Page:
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ST. PAUL — Minnesotans could bypass the permit process to carry a gun if a House bill became law. Another bill would eliminate the legal requirements to retreat before implementing deadly force for self-defense outside the home. House Public Safety Chairman Tony Cornish, R-Vernon Center, will consider both bills while drafting his overall public safety legislation. Testifiers addressed a House public safety committee on both bills in a packed meeting room Wednesday, March 8.
ST. PAUL — Three sexual assault survivors told Minnesota legislators that current criminal sentencing procedures endanger children. They testified at a House public safety committee meeting Tuesday, March 7 in favor of a bill that would: • Eliminate some plea agreements that let sex offenders avoid prison. • Mandate minimum sentences for child pornography. • Require that some sex offenders remain under supervision for life, even after they get out of jail or prison.
ST. PAUL — Scrolling through a Sunday sales hashtag on Twitter, Minnesota Senate Democratic staffers briefly pondered a phrase that had been used to describe a bill that would allow Sunday liquor sales in Minnesota: "It's lit." "I feel like 'lit' is like 'on fleek,' but it would be a little more aggressive," said Ellen Anderson, digital media coordinator with the caucus.
ST. PAUL—A new form of health insurance could be available next year to Minnesotans in the individual health insurance market if a proposal by Gov. Mark Dayton gains approval of state legislators and the federal government. About 250,000 people buy health insurance from the individual market. Dayton's "public option" would allow those who do not receive federal subsidies to buy a plan based on MinnesotaCare, which provides subsidized insurance to the state's working poor.
ST. PAUL — Students and faculty of Minnesota State colleges and universities agree that state lawmakers should prioritize curbing tuition costs as they consider a request for additional funding. The school system is requesting $178 million in additional state funding, which would include $143 million in campus support that would allow another two-year tuition freeze across the system.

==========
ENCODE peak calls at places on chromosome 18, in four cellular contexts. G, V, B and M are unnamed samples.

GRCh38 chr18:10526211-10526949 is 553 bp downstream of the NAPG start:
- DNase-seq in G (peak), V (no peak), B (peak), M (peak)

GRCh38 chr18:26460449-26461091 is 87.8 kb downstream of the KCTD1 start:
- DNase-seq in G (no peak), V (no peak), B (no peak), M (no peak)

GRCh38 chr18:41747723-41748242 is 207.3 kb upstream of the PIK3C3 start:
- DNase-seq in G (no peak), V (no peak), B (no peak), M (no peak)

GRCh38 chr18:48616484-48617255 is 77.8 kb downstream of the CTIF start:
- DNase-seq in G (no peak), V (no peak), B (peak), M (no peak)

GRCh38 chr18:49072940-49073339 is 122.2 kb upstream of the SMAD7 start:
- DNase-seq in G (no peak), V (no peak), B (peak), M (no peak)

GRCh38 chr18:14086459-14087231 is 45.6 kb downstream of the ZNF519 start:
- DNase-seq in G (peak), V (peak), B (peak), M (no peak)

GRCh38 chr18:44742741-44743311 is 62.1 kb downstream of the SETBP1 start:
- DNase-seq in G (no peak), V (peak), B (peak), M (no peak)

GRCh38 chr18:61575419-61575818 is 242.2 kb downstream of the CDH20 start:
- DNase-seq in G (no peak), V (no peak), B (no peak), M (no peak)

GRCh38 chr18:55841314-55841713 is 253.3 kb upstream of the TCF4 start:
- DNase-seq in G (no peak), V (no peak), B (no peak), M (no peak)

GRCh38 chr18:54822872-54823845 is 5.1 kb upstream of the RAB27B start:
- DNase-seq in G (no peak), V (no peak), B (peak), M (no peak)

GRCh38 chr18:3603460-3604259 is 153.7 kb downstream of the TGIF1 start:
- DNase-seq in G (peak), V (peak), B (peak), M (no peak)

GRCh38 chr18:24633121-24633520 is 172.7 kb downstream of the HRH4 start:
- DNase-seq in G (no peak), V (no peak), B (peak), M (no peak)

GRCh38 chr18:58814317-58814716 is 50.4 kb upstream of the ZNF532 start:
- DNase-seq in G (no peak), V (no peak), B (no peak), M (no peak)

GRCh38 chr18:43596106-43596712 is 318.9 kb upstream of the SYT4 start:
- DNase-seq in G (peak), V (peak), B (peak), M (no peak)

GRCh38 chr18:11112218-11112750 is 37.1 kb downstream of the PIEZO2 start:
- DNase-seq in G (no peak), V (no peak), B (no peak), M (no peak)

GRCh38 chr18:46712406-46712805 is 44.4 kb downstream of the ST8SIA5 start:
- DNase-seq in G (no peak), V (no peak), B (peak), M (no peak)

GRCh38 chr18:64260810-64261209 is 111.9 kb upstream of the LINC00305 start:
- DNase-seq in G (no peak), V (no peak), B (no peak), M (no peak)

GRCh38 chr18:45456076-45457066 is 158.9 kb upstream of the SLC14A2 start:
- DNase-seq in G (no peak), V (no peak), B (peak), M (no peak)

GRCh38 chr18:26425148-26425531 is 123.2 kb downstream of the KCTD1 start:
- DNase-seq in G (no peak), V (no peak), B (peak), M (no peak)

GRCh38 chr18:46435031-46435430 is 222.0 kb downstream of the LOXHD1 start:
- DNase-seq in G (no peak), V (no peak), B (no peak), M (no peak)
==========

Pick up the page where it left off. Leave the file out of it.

ST. PAUL — Minnesota State colleges and universities administrators say additional spending is needed to help the state keep pace with growing workforce needs. The Minnesota Department of Employment and Economic Development projects that more than 70 percent of jobs in the state will require postsecondary education by 2020. Laura King, chief finance officer with Minnesota State, said a requested $178 million in additional state funding over two years would help the state's "workforce engine" retain students and control rising tuition.
ST. PAUL — A new round of state grants could extend broadband to thousands of businesses and households throughout areas of rural Minnesota that now are without reliable internet access. A total of $34 million has been dedicated to 42 broadband infrastructure projects throughout the state aiming to chip away at the number of people left offline in greater Minnesota. The state's Border-to-Border Broadband Infrastructure plan adds state taxpayer dollars to funding from private and local sources and federal reimbursements from the Connect America Fund.
ST. PAUL — Students and faculty at the University of Minnesota say an inadequate number of advisors can add spendy years of school past the typical four years. More time spent in school can mean padding a recent graduate's debt by thousands of dollars. A new project in the university's two-year budget proposal aims to funnel a portion of the $147 million of additional spending into hurrying students' graduation and minimize student debt.
ST. PAUL—Chloride seeping from the Morris sewage treatment facility into the Pomme De Terre River will require a new facility to meet pollution-reduction requirements. A nearly $17 million bid for the new facility fell through after Minnesota legislators failed to agree on a 2016 public works bill that would have helped fund the project. Today, the west central Minnesota city faces an $18 million price tag on the project, and City Manager Blaine Hill said a new bid opening in February could increase the costs again.
Red Wing Downtown Main Street enjoyed a successful year in 2016. The local nonprofit geared toward revitalizing and sustaining the city's historic downtown business district helped usher in four new stores to the heart of Red Wing through its Retail Challenge competition — a feat the organization's newest leader hopes to build upon in 2017. "We want to keep what's great, and streamline where we can, to potentially bring in some more events and targeted work like the retail challenge," said Megan Tsui, who recently accepted a position as DTMS executive director.